Sexual Assault, HIV/AIDS and Other STIs
last updated February 1, 2006

Sexual violence contributes to the spread of HIV/AIDS and other sexually transmitted infections (STIs) in various ways. Inability to negotiate safe sex in situations of sexual assault, the physical injuries that may accompany a sexual assault, and fear of ostracism all combine to increase women's vulnerability to HIV/AIDS and other STIs and undermine their ability to protect their sexual health. At the core of the problem are gender-based inequalities that set the stage for various factors that directly and indirectly contribute to the spread of the virus. "The different attributes and roles that societies assign to males and females profoundly affect their ability to protect themselves against HIV/AIDS and cope with its impact. Reversing the spread of HIV therefore demands that women's rights are realized and that women are empowered in all spheres of life." From Fact Sheet: Gender and HIV/AIDS, UN Special Session on HIV/AIDS (25-27 June 2001).

In situations of coerced sex, women are not able to negotiate safe sex or contraceptive use and thus are at increased risk of infection. According to UNAIDS, women are biologically more vulnerable to the virus and thus are two to five times more likely than men to be infected with HIV during unprotected vaginal intercourse. From UNAIDS, Women and AIDS (October 1997); World Health Organization, First World Report on Violence and Health (2002). Women in abusive relationships who are unable to negotiate contraceptive use may attempt to use contraceptives covertly, thus putting themselves in further danger if their husbands should discover their contraceptive use.

Physical injuries that may accompany a sexual assault can increase the risk of HIV/AIDS and STI transmission. "In situations of rape, the victim may experience bleeding and tearing of the genital area. This can create passageways for HIV to enter the bloodstream." From UNAIDS, HIV/AIDS and Gender-Based Violence.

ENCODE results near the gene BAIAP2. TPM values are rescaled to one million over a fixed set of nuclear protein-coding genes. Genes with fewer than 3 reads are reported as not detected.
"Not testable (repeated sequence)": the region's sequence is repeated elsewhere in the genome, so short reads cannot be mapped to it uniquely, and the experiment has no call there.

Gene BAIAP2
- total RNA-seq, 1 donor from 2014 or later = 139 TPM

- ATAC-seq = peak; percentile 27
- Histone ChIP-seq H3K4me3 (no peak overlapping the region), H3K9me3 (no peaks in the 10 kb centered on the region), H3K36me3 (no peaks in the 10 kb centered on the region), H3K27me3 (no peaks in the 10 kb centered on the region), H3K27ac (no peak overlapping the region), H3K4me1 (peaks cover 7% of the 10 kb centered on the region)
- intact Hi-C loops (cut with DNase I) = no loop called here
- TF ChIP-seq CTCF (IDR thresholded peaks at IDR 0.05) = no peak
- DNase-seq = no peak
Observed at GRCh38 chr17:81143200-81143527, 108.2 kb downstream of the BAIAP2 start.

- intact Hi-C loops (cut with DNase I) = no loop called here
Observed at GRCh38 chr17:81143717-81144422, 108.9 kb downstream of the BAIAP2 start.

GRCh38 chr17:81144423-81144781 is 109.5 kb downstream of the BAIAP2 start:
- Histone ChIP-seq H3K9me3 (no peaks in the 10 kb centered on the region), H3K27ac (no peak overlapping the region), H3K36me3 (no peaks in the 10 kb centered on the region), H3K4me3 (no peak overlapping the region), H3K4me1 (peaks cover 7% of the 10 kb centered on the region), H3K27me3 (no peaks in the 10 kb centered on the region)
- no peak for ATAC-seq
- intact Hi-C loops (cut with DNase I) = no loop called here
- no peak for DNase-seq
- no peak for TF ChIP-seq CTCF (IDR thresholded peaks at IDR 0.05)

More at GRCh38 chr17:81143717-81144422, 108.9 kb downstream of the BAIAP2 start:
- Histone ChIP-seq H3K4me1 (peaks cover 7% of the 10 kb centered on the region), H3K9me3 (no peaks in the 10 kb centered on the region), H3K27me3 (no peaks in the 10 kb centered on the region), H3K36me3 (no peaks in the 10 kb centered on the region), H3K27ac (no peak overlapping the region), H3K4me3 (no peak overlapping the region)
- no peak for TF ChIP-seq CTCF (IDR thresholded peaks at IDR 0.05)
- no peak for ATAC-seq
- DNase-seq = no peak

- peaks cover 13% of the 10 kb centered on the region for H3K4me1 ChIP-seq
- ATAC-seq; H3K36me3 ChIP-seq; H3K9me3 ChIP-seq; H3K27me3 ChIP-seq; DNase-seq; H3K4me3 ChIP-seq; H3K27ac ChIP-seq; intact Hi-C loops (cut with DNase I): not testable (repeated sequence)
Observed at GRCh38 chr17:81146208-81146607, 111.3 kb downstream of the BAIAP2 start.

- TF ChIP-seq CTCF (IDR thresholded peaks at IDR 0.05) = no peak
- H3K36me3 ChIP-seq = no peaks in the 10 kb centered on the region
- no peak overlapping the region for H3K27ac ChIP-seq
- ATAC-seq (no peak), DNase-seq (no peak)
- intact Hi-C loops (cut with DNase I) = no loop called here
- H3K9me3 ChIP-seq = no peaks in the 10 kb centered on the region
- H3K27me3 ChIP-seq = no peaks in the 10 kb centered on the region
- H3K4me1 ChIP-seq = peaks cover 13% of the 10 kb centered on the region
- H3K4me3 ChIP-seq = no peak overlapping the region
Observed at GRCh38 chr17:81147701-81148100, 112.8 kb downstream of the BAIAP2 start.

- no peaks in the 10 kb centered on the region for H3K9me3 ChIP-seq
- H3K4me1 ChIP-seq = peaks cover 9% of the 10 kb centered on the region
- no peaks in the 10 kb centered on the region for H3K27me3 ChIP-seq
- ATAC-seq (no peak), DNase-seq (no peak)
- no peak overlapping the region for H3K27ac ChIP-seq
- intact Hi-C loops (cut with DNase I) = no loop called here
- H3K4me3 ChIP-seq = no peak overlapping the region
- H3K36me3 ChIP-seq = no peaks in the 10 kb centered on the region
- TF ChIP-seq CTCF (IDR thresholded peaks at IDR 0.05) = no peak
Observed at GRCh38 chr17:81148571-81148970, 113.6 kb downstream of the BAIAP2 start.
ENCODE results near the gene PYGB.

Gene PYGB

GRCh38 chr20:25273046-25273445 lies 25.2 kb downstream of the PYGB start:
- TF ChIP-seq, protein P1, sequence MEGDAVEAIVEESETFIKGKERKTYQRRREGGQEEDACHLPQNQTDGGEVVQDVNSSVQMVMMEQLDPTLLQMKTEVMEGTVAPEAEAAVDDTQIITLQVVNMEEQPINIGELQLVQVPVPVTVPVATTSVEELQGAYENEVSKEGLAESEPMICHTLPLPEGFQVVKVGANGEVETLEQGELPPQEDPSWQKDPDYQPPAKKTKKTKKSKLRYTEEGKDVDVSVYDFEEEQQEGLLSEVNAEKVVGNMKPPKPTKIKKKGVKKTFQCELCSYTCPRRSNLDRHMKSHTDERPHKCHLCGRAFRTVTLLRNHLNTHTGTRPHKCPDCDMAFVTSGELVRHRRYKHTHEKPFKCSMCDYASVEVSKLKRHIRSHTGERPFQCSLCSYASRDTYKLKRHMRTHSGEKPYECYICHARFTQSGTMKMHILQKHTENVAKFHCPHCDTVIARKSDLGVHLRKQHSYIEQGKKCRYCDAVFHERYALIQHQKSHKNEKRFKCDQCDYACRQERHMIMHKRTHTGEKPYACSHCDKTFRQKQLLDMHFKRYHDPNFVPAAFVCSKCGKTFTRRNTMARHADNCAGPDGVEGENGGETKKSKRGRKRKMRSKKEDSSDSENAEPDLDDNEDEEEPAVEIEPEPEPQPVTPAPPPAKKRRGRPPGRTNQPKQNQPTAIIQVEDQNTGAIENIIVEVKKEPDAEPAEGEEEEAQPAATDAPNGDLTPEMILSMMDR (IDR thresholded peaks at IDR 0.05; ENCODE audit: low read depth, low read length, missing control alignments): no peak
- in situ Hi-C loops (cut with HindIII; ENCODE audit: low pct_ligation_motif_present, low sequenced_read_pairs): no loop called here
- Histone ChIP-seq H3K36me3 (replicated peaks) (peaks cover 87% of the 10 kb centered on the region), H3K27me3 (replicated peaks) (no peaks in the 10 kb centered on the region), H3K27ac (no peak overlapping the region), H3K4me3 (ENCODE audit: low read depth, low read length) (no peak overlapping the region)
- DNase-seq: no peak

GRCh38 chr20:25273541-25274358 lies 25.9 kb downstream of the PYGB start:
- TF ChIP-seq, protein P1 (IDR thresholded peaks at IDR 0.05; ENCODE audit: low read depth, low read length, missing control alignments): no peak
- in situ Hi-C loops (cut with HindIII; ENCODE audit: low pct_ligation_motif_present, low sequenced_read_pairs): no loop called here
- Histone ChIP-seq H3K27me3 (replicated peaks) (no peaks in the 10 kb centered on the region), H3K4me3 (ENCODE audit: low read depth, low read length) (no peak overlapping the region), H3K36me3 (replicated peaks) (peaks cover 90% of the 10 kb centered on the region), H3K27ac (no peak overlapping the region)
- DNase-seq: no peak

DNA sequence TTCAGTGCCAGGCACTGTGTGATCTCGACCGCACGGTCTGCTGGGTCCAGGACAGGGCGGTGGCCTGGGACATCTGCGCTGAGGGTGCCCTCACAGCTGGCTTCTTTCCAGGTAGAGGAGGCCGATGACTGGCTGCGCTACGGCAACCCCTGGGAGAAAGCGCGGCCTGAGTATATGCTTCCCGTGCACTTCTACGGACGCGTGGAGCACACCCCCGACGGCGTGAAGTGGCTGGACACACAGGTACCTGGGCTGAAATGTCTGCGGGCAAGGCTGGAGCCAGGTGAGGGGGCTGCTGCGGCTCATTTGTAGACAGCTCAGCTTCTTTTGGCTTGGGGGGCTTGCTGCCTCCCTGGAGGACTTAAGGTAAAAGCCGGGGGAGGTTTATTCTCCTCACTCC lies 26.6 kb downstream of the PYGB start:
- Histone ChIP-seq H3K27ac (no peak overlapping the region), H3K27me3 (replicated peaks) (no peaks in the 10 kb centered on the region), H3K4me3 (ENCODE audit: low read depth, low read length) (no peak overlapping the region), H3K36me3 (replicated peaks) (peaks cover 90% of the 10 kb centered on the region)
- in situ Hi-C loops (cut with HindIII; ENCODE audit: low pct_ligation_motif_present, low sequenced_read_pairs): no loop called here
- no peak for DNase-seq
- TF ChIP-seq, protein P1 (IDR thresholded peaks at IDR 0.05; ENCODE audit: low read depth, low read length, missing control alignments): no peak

A recent study found that a sexual assault victim's "heightened need for intimacy, coupled with the sexualization of affection, may lead her to seek warmth and closeness through repeated sexual encounters." Victims of sexual assault are more likely to have multiple sexual partners in a single year, to have casual sex, and to not use contraception, all of which increase the risk of unintended pregnancies and sexually transmitted infections. From Ending Violence Against Women in Population Reports, vol. 7, no. 4 (December 1999).

Armed conflict, in particular, creates conditions that allow HIV/AIDS to flourish. Rape and sexual abuses such as forced pregnancies and sexual enslavement have become a deliberate weapon of war in various regions throughout the world. UNAIDS notes that "[r]esearch carried out in Bosnia, Croatia, Rwanda revealed the horror that many women faced as a result of policies whereby rape and other forms of sexual abuse were utilized as weapons of war. There were brutal reports of gang rapes and of subsequent establishment of brothel networks for women who had suffered this atrocity. Although seroprevalence data are limited (especially in the former Yugoslavia), it is likely that many women were exposed to HIV as a result of rape and their subsequent exile into what has been called sexual slavery." From UNAIDS, Gender and HIV/AIDS: Taking Stock of research and programmes (UNAIDS/99.16E) (March 1999).